Around the world, in the last dozen years more than 800 people have been infected with a kind of flu carried by birds called “H5N1,” according to the World Health Organization, and about half of them have died. That makes any news about “bird flu” sound scary. Don't panic.
Remember that new kinds of flu crop up regularly among birds, and their viruses do not normally infect us. Here’s what has happened this year: two new strains have showed up in the United States among some wild birds, and some backyard and commercial poultry flocks. Turkey farmers in Minnesota have been hit the hardest; the governor has declared a state of emergency. However, there have been no cases of humans infected with these strains in the United States or elsewhere. Also, so far these strains do not contain the genetic markers that made H5N1 dangerous, the Centers for Disease Control and Prevention (CDC) said on April 22, 2015.
As the weather warms, fewer birds will be infected because the ultraviolet light in sunshine kills this kind of virus, although it’s too soon to say when the current outbreak will end; winter temperatures stubbornly persist in some parts of the country.
Past human infections with bird flus arose in people who had direct or close contact with infected poultry. Your best protection is to observe wild birds only from a distance and stay away from any poultry that appear ill or have died. Also, steer clear of areas that appear to be contaminated with feces from wild or domestic birds. If you do suspect you may have been near a contaminated bird, wash your hands and watch out for conjunctivitis, or flu-like symptoms; you might also see a doctor about taking influenza antiviral drugs preventatively.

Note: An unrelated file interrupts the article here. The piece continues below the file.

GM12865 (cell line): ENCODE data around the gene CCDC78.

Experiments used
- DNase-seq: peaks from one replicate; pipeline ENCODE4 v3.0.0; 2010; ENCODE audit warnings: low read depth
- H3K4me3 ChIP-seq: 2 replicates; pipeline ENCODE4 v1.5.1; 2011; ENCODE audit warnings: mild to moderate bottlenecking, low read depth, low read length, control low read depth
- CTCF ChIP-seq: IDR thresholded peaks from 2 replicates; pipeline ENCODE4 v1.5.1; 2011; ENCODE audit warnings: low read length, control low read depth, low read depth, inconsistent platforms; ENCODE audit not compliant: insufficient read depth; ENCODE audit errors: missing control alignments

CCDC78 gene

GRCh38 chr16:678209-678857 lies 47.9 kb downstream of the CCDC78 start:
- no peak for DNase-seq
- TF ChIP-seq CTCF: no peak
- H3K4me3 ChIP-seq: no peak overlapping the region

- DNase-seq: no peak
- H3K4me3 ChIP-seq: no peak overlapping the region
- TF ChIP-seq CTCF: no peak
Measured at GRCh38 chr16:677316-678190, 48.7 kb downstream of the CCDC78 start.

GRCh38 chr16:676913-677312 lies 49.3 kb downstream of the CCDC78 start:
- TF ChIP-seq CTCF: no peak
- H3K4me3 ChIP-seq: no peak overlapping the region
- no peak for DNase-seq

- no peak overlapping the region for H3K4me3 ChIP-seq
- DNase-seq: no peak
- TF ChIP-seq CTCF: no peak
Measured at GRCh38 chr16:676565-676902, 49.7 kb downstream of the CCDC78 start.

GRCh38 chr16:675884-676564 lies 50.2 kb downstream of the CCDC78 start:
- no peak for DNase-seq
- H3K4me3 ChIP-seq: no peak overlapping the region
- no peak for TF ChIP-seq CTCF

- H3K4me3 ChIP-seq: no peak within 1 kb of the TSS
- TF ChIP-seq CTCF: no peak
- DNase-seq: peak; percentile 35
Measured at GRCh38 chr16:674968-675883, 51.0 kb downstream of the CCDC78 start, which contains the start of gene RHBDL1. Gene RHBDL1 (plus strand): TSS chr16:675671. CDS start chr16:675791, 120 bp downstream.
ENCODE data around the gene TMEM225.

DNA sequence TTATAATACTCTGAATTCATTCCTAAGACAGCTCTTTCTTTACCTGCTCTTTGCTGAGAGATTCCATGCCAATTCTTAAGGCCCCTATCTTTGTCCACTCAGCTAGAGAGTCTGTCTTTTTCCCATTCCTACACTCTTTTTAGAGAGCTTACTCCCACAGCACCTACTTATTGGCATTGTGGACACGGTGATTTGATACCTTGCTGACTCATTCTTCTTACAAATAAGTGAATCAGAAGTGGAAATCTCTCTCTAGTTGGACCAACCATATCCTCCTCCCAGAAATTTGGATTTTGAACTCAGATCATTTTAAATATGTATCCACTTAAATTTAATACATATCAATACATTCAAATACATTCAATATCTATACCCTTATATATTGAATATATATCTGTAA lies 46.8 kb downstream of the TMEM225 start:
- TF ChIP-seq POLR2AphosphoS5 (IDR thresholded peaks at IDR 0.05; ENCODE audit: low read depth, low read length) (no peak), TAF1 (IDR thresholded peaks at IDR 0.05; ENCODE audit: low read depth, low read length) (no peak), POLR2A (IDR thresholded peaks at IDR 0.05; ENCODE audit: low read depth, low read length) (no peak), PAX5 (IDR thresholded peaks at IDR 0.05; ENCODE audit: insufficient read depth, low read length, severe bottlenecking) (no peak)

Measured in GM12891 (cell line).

It’s possible that the latest strains will mutate to become transmissible from one person to another. One way that could happen is if the bird virus infects a human via a bird and that human harbors a contagious human virus simultaneously. The two viruses could, in effect, combine forces.
The CDC will be monitoring anyone in the United States who has been exposed to the flu-carrying birds and, as of late April 2015, was monitoring some 100 people. As more people are exposed to the virus through birds, it will be easier to see how the virus might potentially cause human illness.
In addition, the first step has been taken towards a vaccine: researchers have developed a "seed strain," which must be tested to see if it will grow well in cells that could deliver a vaccine.
So far, bird flu has appeared in 16 U.S. states and on farms in Ontario, Canada.
April 24, 2015
Christopher Nystuen, MD, MBA